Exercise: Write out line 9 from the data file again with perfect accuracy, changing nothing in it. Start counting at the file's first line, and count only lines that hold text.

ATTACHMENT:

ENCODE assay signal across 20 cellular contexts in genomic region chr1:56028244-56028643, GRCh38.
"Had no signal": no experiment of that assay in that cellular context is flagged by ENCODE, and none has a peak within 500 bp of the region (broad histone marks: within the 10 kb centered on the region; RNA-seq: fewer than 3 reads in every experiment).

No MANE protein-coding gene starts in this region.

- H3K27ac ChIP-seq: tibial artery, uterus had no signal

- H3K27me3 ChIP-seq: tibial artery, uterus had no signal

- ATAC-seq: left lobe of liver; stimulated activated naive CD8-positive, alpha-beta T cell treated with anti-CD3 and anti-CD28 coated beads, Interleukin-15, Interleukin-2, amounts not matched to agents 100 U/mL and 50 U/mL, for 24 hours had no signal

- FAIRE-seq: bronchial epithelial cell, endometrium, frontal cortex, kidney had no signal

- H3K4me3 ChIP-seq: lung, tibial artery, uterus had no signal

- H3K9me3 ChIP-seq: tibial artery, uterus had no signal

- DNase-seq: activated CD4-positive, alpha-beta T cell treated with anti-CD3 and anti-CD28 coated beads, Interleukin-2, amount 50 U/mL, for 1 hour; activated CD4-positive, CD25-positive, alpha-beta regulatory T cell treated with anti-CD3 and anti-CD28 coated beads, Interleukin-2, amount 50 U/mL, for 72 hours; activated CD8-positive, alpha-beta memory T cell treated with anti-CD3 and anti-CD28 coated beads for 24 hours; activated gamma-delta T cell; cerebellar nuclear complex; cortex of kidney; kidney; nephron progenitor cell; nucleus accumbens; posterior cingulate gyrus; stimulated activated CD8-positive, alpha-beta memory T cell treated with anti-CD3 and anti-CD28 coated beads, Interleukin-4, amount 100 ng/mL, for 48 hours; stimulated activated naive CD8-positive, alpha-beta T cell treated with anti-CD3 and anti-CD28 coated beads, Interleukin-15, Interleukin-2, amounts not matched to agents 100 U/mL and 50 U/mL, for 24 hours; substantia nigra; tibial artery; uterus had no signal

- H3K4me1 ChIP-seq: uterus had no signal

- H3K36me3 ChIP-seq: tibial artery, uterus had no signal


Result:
- H3K9me3 ChIP-seq: tibial artery, uterus had no signal